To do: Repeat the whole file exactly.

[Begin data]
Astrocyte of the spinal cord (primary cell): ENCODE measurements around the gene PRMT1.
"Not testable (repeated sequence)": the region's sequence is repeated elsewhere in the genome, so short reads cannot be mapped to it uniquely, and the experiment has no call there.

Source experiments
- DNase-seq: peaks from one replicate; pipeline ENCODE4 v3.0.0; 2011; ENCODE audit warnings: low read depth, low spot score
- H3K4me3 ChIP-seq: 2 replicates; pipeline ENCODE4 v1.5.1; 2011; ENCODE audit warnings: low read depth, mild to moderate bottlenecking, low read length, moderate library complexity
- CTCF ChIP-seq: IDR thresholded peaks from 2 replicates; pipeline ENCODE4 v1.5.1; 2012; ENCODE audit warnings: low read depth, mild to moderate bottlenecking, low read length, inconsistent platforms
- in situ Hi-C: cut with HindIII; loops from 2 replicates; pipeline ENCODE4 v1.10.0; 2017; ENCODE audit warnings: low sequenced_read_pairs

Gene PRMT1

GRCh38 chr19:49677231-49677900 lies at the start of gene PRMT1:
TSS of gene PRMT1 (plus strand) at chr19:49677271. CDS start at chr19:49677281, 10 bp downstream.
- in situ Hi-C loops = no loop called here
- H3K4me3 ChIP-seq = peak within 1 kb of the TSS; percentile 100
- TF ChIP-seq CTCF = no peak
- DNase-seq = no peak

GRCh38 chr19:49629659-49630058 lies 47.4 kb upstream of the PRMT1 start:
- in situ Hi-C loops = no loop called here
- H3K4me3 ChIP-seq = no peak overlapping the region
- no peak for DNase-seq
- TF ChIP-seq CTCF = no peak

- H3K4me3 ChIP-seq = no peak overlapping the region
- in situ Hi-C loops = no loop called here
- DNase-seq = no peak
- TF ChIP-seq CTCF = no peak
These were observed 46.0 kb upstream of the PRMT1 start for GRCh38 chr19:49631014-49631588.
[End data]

Astrocyte of the spinal cord (primary cell): ENCODE measurements around the gene PRMT1.
"Not testable (repeated sequence)": the region's sequence is repeated elsewhere in the genome, so short reads cannot be mapped to it uniquely, and the experiment has no call there.

Source experiments
- DNase-seq: peaks from one replicate; pipeline ENCODE4 v3.0.0; 2011; ENCODE audit warnings: low read depth, low spot score
- H3K4me3 ChIP-seq: 2 replicates; pipeline ENCODE4 v1.5.1; 2011; ENCODE audit warnings: low read depth, mild to moderate bottlenecking, low read length, moderate library complexity
- CTCF ChIP-seq: IDR thresholded peaks from 2 replicates; pipeline ENCODE4 v1.5.1; 2012; ENCODE audit warnings: low read depth, mild to moderate bottlenecking, low read length, inconsistent platforms
- in situ Hi-C: cut with HindIII; loops from 2 replicates; pipeline ENCODE4 v1.10.0; 2017; ENCODE audit warnings: low sequenced_read_pairs

Gene PRMT1

GRCh38 chr19:49677231-49677900 lies at the start of gene PRMT1:
TSS of gene PRMT1 (plus strand) at chr19:49677271. CDS start at chr19:49677281, 10 bp downstream.
- in situ Hi-C loops = no loop called here
- H3K4me3 ChIP-seq = peak within 1 kb of the TSS; percentile 100
- TF ChIP-seq CTCF = no peak
- DNase-seq = no peak

GRCh38 chr19:49629659-49630058 lies 47.4 kb upstream of the PRMT1 start:
- in situ Hi-C loops = no loop called here
- H3K4me3 ChIP-seq = no peak overlapping the region
- no peak for DNase-seq
- TF ChIP-seq CTCF = no peak

- H3K4me3 ChIP-seq = no peak overlapping the region
- in situ Hi-C loops = no loop called here
- DNase-seq = no peak
- TF ChIP-seq CTCF = no peak
These were observed 46.0 kb upstream of the PRMT1 start for GRCh38 chr19:49631014-49631588.